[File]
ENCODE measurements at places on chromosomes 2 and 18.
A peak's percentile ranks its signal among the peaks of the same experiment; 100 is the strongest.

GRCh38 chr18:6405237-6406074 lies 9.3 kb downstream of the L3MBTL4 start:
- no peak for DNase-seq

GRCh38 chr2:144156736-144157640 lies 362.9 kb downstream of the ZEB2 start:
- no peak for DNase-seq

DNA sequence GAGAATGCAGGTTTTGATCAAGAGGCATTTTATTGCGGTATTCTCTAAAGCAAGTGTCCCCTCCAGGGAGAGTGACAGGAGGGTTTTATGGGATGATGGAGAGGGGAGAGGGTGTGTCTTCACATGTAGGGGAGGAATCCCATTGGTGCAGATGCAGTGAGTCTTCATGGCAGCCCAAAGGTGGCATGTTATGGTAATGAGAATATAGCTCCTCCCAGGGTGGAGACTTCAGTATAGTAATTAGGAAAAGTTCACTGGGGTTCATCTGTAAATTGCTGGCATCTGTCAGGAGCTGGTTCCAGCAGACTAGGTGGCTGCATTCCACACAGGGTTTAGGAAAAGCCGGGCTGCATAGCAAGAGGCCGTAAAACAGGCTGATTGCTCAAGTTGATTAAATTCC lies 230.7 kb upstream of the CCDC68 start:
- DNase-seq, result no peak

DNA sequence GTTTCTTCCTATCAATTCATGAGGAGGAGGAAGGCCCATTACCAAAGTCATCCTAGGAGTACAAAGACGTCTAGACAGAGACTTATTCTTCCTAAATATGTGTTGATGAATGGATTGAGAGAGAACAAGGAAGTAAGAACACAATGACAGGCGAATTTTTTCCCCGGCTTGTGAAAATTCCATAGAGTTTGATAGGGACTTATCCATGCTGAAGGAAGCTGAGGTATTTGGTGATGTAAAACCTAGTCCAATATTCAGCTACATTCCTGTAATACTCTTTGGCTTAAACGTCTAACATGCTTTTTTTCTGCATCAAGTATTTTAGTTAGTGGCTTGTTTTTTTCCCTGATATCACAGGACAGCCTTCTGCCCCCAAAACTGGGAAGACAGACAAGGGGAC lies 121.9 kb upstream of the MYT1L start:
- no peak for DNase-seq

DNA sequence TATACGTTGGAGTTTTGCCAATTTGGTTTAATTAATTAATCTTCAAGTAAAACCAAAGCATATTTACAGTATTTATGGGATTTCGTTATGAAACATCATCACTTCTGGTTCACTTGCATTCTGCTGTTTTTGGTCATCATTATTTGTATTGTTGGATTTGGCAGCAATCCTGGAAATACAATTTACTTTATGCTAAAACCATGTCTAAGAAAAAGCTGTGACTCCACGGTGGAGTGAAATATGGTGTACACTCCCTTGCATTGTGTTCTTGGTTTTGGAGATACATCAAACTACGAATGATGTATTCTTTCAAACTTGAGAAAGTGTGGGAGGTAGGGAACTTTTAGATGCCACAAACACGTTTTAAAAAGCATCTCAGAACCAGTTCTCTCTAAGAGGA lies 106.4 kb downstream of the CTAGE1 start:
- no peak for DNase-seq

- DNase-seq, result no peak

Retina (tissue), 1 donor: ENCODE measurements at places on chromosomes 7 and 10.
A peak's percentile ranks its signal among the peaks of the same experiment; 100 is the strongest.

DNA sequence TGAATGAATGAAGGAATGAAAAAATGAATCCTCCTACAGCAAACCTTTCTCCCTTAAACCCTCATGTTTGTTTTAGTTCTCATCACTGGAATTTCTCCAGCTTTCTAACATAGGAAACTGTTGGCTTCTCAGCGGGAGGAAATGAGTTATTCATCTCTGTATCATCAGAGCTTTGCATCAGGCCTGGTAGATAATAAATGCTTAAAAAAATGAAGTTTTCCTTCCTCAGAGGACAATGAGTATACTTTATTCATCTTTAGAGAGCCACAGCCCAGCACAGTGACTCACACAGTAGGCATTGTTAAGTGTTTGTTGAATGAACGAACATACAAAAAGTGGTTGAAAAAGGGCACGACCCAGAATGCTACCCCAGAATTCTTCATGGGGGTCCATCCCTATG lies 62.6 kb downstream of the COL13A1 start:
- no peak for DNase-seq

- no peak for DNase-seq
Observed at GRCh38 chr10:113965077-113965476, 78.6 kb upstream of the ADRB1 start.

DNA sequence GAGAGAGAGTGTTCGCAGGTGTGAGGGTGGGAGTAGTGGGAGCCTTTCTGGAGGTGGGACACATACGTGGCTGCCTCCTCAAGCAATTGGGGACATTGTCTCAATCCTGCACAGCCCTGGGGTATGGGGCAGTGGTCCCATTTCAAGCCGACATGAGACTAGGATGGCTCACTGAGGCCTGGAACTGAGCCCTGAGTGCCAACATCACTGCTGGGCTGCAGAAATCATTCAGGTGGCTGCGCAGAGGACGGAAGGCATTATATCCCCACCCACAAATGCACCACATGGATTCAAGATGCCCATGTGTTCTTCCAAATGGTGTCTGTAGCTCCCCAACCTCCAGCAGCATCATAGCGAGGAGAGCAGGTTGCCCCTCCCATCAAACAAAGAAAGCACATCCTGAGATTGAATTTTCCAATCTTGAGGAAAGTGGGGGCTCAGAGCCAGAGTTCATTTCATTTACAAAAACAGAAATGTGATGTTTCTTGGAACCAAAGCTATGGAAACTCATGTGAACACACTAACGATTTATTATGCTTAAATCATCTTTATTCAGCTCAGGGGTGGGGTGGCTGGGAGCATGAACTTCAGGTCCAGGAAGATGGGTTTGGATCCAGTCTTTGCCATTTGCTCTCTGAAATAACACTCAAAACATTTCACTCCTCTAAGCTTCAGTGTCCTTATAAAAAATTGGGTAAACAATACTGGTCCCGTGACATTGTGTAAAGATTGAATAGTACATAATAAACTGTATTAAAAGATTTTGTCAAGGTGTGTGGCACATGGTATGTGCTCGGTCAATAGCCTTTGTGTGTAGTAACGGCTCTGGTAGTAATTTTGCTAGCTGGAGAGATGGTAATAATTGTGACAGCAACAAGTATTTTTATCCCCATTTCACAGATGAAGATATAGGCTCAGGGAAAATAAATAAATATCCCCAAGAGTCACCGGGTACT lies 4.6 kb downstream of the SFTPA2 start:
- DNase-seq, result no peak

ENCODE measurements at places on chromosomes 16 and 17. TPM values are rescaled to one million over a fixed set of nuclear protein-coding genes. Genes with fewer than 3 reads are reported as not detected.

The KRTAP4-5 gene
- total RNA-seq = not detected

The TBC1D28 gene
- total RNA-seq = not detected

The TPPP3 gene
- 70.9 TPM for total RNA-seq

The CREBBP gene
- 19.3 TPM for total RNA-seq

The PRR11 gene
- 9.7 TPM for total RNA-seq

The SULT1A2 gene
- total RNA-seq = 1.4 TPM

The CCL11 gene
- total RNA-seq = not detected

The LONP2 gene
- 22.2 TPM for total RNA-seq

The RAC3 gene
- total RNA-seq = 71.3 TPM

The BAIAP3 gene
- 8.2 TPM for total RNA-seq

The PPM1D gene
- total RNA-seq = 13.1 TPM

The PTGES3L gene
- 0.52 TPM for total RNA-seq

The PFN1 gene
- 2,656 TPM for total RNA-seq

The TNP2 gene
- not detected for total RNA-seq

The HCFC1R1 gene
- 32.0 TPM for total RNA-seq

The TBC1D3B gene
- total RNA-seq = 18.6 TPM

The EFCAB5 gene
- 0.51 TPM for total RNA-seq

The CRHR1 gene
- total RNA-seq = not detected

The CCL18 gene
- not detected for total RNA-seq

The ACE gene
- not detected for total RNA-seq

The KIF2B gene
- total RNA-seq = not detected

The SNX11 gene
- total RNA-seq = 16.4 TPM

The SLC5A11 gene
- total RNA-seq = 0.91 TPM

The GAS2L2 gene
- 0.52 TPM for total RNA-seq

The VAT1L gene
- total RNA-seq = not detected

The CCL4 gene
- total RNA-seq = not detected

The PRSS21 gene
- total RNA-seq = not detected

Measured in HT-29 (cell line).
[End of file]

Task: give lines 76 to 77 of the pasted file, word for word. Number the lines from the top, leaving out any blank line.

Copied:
- total RNA-seq = not detected

Measured in HT-29 (cell line).